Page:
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Chef Diane Moua Opens Diane’s Place in Northeast Minneapolis

The Hmong American restaurant includes event space and is now open for bookings

By Amy Nelson

Chef Diane Moua || Photo by Tim Gruber Photography, courtesy of Diane’s Place

Chef Diane Moua’s father proudly spoke in Hmong about his daughter and their family’s journey at a ribbon-cutting ceremony for Diane’s Place in Minneapolis’ Food Building in early April.

Moua herself fluidly switched between English and Hmong, and other family members and well-wishers cheered before she slashed the ceremonial ribbon, signaling the restaurant and event space was open for business. Described as “a Hmong American full-service restaurant,” Diane’s Place in Northeast Minneapolis is a 1,900-square-foot establishment that currently serves breakfast and lunch, with plans to add dinner service soon.

At the same time, Moua also opened an adjacent 2,600-square-foot event space called Events by Diane that offers catering from her team. Both feature Asian-inspired interior design aspects and are now open for booking.

Event space at Diane’s Place in Minneapolis || Photo by Tim Gruber Photography, courtesy of Diane’s Place

Moua, a five-time James Beard-nominated pastry chef, may best be known for her years as executive pastry chef of Spoon and Stable in Minneapolis and Bellecour in Wayzata, but she also has worked in popular kitchens around the Twin Cities such as Aquavit and La Belle Vie. She is the oldest daughter of Hmong refugees and grew up on a farm in central Wisconsin where her parents still live. She was the first of her six siblings to be born in the United States.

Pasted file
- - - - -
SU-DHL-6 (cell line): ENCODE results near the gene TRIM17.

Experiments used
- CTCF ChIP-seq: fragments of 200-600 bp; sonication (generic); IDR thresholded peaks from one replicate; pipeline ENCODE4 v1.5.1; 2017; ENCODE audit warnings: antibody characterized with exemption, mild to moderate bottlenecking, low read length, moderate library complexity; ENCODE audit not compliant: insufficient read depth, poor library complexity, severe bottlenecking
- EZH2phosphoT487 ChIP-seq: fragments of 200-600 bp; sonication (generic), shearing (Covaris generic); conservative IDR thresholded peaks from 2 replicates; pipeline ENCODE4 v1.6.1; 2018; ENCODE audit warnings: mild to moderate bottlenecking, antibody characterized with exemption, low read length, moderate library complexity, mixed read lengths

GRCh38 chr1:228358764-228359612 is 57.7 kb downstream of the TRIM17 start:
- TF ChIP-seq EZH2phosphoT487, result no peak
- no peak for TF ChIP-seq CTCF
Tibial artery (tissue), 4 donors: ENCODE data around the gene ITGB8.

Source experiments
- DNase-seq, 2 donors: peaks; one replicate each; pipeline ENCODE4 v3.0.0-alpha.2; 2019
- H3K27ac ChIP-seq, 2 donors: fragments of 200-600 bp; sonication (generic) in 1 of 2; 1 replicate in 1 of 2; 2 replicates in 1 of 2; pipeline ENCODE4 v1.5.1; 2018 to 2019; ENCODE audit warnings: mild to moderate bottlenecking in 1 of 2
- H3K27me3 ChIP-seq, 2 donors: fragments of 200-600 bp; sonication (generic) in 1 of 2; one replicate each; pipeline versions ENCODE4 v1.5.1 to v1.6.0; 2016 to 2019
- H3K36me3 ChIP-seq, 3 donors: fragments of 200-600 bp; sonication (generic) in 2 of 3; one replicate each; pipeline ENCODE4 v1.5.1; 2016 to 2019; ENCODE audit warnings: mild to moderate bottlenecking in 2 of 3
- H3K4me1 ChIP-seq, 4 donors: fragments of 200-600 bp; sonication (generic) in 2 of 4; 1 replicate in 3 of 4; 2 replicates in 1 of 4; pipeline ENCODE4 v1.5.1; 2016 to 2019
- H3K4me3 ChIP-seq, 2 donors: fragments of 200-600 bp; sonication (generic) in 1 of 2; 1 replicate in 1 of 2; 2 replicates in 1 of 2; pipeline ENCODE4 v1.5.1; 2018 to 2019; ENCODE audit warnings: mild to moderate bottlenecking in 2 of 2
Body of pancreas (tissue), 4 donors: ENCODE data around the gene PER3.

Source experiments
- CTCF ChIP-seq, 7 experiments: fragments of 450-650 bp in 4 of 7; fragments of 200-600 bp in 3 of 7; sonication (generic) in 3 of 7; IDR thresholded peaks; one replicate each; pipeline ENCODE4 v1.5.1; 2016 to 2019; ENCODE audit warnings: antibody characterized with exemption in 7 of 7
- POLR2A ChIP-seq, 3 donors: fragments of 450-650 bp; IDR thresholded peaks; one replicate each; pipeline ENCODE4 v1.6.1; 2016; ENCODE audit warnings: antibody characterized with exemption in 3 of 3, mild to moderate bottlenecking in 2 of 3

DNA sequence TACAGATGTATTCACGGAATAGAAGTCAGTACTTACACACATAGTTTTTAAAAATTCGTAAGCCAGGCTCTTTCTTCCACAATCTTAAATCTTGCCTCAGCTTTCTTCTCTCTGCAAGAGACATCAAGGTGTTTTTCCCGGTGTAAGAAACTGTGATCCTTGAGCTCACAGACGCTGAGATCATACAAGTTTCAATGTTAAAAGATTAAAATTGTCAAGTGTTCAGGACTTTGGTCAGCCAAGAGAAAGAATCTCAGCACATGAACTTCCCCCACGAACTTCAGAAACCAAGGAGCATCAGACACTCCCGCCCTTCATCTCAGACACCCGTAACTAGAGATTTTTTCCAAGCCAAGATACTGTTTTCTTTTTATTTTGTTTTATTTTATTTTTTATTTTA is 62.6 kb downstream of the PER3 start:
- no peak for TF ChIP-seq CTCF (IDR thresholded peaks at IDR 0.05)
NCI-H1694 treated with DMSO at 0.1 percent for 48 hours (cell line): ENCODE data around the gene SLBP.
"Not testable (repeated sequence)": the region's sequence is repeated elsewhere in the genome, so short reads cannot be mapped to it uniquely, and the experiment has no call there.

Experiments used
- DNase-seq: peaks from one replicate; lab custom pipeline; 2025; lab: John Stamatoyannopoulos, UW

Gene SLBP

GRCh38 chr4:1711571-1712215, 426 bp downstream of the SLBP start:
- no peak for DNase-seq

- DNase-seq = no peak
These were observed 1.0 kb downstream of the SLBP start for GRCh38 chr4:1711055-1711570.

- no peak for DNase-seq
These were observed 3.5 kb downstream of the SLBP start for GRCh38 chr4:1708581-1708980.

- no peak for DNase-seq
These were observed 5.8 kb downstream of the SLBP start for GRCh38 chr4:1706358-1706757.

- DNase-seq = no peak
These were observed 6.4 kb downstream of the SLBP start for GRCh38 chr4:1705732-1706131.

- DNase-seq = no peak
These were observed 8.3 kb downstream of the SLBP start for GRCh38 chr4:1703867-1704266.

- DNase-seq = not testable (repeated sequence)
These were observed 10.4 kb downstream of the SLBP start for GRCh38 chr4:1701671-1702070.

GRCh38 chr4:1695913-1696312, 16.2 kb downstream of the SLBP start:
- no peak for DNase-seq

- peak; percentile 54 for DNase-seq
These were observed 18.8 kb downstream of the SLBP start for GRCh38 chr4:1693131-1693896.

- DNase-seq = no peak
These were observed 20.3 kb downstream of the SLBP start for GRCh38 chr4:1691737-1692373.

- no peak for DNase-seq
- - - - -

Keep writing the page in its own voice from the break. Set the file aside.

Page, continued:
“Working our family farm with my parents and siblings taught me the importance of food and high-quality ingredients,” Moua says, in a prepared statement. “I want Diane’s Place to reflect my heritage and everything my parents taught me, including their work ethic, hospitality, and love of food.” She says she hopes to use some of the ingredients from the farm for both the restaurant and the event space.

The collaboration with other makers in the Food Building was a strong fit for Moua. The Food Building is also home to artisanal Alemar Cheese Company, wholesale flour mill Baker’s Field Flour & Bread, local entrepreneur Kiernan Folliard’s Red Locks Irish Whiskey, and other entrepreneurs. The Makers’ Board menu item at Diane’s Place features meats and cheeses from Food Building partners, while other dishes lean into Moua’s pasty and dessert expertise.

A table of eats at Diane's Place
A table of eats at Diane’s Place || Photo by Gemma Weston Photography, courtesy of Diane’s Place

Moua has been dreaming about opening her own restaurant for some time—the buzz about Diane’s Place started last year when she first released details about her plans, including the name and inspiration.

“Opening my own restaurant is very meaningful to my parents, and using my American name is honoring my family’s dreams,” she says. “As a trained chef and farmer, Diane’s Place will offer the best of both of my worlds. I look forward to sharing my personal interpretations of Hmong cuisine and the fresh, savory ingredients I grew up eating with my family.”